Rugby Australia chairman Hamish McLennan says he wants Eddie Jones to bring out the “slightly feral, slightly mongrel’ Australian characteristics that went missing under Dave Rennie, while the veteran coach is adamant he has enough time to change the Wallabies’ course for this year’s World Cup.
News of Jones’ appointment on a five-year deal by Rugby Australia, and Rennie’s subsequent dismissal, sent shockwaves around the rugby world as another of the global coaching dominoes fell into place on Monday.
Given his previous public backing of Rennie through to this year’s tournament in France, McLennan was left with some explaining to do. But the RA chairman defended his maneuvering behind the scenes, a process he says began in his first few months in the job, despite no formal move for a coaching change in 2023 being made until Jones was sacked as England coach by the Rugby Football Union.
“I actually started [as RA chairman] in June 2020 and my instinctive feel was that Eddie was the best coach in the world, if not one of the best coaches in the world and we needed to get more talent like that back. So when we did the spring tour in 2021 Andy Marinos and myself met up with him,” McLennan told the Sky Sports Radio on Tuesday.
“So we were really thinking about what does our coaching structure look like from 2024 onwards and we were in the middle of the bidding for the World Cup for ’27 in Australia. Eddie was very happy with his coaching role in England and saw himself going through to the end in ’23, so we kept in contact, but our sole focus was what do we do from ’24 onwards.
“Now we stumbled through the spring tour last year, it wasn’t a great result for us, and then amazingly, and I still can’t quite believe it, the RFU cut him. So we got on the phone to him and just said ‘where’s your head at; what do you want to do? And I think there was a sense that Eddie wanted to come home and I think that as he’s grown and evolved as a coach and a human, he’s got better with age. And so it just felt right that we get him back.”
Knowing Jones was likely to be field multiple coaching offers, McLennan and his RA team moved quickly to repatriate Jones to the Wallabies, a role he was sacked from way back in 2005.
Now, just five weeks after he had been dismissed by the RFU, Jones already has his next assignment.
But the former Brumbies, Reds and Japan coach has little more than eight months to change the Wallabies’ trajectory for the World Cup, and just five Tests beforehand to imprint his own style on a team that managed only five wins from 14 games in 2022.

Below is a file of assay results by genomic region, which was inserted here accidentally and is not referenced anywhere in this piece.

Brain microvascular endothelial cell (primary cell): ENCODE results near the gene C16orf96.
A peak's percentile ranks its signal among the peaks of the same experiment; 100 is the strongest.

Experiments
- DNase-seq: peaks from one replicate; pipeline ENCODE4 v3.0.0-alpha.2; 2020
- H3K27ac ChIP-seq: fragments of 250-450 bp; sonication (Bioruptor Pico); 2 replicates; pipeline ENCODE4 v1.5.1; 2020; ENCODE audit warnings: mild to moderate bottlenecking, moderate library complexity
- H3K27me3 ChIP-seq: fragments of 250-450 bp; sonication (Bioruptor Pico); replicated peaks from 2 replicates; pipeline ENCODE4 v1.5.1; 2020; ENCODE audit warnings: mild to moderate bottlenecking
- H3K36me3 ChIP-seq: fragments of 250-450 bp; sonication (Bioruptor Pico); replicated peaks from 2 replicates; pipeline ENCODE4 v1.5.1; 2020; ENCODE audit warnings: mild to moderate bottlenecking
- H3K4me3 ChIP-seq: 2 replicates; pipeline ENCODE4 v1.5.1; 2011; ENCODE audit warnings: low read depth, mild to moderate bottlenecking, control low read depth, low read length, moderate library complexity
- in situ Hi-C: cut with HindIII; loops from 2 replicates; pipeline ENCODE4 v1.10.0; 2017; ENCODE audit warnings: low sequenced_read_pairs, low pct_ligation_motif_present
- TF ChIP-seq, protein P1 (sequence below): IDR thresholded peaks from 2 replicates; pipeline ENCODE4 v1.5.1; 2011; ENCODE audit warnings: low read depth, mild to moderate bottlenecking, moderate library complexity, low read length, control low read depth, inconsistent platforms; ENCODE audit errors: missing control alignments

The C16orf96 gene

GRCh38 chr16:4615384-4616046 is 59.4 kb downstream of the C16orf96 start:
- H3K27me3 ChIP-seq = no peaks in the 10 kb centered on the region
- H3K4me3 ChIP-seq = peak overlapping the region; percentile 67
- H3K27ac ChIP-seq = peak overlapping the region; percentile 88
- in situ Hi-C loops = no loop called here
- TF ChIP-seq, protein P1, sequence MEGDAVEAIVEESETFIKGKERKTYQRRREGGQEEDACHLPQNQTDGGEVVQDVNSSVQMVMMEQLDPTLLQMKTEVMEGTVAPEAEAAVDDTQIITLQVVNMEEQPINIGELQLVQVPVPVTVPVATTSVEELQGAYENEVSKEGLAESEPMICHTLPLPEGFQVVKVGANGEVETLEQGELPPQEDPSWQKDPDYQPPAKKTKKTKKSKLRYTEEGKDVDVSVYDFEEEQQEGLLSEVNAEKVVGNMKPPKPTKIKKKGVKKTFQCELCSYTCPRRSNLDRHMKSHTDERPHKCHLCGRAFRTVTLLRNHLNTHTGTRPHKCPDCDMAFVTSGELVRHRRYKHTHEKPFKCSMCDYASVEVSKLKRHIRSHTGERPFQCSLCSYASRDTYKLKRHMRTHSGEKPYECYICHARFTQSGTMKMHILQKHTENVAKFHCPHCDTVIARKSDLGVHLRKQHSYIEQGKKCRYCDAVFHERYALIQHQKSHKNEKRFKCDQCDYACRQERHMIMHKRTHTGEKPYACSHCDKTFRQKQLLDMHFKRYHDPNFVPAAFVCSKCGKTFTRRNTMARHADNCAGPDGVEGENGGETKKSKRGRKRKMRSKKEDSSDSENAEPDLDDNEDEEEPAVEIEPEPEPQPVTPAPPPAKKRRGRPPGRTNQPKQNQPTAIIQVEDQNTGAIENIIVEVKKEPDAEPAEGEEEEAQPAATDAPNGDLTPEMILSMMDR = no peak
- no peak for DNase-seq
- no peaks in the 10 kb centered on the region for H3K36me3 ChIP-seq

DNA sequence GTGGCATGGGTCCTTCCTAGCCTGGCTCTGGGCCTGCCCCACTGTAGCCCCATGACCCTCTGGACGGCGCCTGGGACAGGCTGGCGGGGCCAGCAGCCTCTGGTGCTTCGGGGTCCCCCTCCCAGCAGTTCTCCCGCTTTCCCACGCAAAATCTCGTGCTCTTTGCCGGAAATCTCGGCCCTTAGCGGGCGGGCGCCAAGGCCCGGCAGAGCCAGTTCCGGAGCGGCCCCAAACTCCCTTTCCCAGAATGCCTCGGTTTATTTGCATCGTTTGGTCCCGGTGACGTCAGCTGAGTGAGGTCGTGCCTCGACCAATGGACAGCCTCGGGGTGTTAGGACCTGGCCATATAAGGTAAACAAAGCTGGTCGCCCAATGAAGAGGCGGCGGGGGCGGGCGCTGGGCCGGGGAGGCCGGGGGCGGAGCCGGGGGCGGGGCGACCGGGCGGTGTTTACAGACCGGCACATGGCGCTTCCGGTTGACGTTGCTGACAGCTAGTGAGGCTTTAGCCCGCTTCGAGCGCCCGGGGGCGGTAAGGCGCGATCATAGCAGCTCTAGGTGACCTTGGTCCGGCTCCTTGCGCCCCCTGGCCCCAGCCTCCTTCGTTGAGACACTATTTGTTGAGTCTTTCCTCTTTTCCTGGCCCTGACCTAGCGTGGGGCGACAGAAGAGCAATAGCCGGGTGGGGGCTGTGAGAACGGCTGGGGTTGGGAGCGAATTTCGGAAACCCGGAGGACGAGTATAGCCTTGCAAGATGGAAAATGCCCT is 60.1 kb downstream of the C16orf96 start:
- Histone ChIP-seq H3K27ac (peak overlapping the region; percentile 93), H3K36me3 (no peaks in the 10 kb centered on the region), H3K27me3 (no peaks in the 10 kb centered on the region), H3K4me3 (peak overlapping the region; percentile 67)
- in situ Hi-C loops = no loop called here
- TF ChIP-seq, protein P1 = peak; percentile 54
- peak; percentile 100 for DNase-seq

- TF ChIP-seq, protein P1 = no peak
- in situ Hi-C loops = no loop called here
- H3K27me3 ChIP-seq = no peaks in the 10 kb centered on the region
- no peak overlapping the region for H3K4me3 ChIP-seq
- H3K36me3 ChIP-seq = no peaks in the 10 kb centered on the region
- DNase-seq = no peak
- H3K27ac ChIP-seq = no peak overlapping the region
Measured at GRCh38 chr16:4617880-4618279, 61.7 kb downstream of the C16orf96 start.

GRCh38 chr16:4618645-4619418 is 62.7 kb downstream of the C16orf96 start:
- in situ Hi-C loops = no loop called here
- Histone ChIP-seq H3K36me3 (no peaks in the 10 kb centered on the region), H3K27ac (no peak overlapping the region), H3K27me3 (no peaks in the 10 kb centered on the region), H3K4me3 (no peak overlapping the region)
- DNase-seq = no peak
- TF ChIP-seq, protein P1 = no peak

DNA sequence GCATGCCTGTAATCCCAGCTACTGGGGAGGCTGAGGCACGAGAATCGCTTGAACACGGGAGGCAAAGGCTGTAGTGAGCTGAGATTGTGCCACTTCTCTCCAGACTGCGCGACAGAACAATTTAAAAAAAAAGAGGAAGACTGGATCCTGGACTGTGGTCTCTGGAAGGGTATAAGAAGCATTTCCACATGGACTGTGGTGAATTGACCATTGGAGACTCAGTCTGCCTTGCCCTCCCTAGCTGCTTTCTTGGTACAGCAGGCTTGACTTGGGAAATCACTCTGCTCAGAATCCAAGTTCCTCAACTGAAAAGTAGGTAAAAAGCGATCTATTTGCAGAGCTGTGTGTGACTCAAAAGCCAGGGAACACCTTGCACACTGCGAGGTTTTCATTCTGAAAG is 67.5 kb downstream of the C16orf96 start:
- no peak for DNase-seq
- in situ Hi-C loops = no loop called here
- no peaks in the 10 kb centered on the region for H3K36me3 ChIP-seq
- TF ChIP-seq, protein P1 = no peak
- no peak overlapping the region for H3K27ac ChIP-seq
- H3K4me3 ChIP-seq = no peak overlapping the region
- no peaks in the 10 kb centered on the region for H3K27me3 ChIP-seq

“I think we’ve got plenty of time,” Jones told The Today Show when asked about the World Cup. “[Former Wallabies coach] Bob Dwyer, who won the World Cup in 1991, always used to say ‘if you can’t change a team in a week, you can’t coach’.
“We’ve got more than a week, so let’s hope I can coach…It’s a fantastic opportunity. It wasn’t so much satisfaction but it was nice to get the opportunity to get another go at the Wallabies and help lift Australian rugby back where we’d like it to be. That’s a good feeling but there is a lot of work to do.”
McLennan, RA, and the entire Australian rugby community will be banking Jones’ ability to make rapid progress, with opinion seemingly split down the middle about the board’s shock coaching switch.
Rennie had only last week laid the foundations for his 2023 plans when a 40-man playing group had gathered on the Gold Coast for a four-day camp, the New Zealander batting away any speculation that Jones could join his own coaching group that was still reeling from the loss of assistant Scott Wisemantel.
But McLennan said Jones was already deep into his Wallabies planning, the chairman revealing his desire to see some missing Australian traits return to the national side.
“Well he’s pretty much already mapped out this year, and so he’s forensic in his approach, he’s tough, and tactically he’s a genius, in my opinion,” McLennan told Sky Sports Radio.
“So you’ve got somebody who grew up in Sydney club rugby and so he knows those pathways and he knows the competitive dynamic, so he’ll just bring a deft touch to everything that we do.
“He’s tough, I want that slightly feral, slightly mongrel, sort of Australian characteristic to come out, and we’ve got to be tougher and a bit more persistent on the field, and he’ll bring it out. And people evolve and change in life, so he’s a better coach than 20 years ago, he’s the first to say that, he’s changed, I know he polarises people; but as we said ‘buckle up, it’s going to be fun’.”
While disappointed with Australia’s 2-3 spring tour, which included a first ever loss to Italy in 19 Tests, McLennan was buoyed by the fact the Wallabies got so close to the top two ranked sides in world rugby: Ireland and France.
Now the RA chairman has virtually hung his reputation on Jones’ Wallabies doing what Rennie’s team couldn’t.
“I actually don’t think we’re that far off; the very fact that at Stade de France we got within a few points and we should have won that, and then Ireland who are No. 1 in the world, again we fell short,” he said.
“It’s about how we close games up and push it just a little bit further, which is why Eddie and Rugby Australia is so energised by his appointment. We think tightening a few things up we can give it a real shake and we’ve got a pretty good draw, too, for the France World Cup.”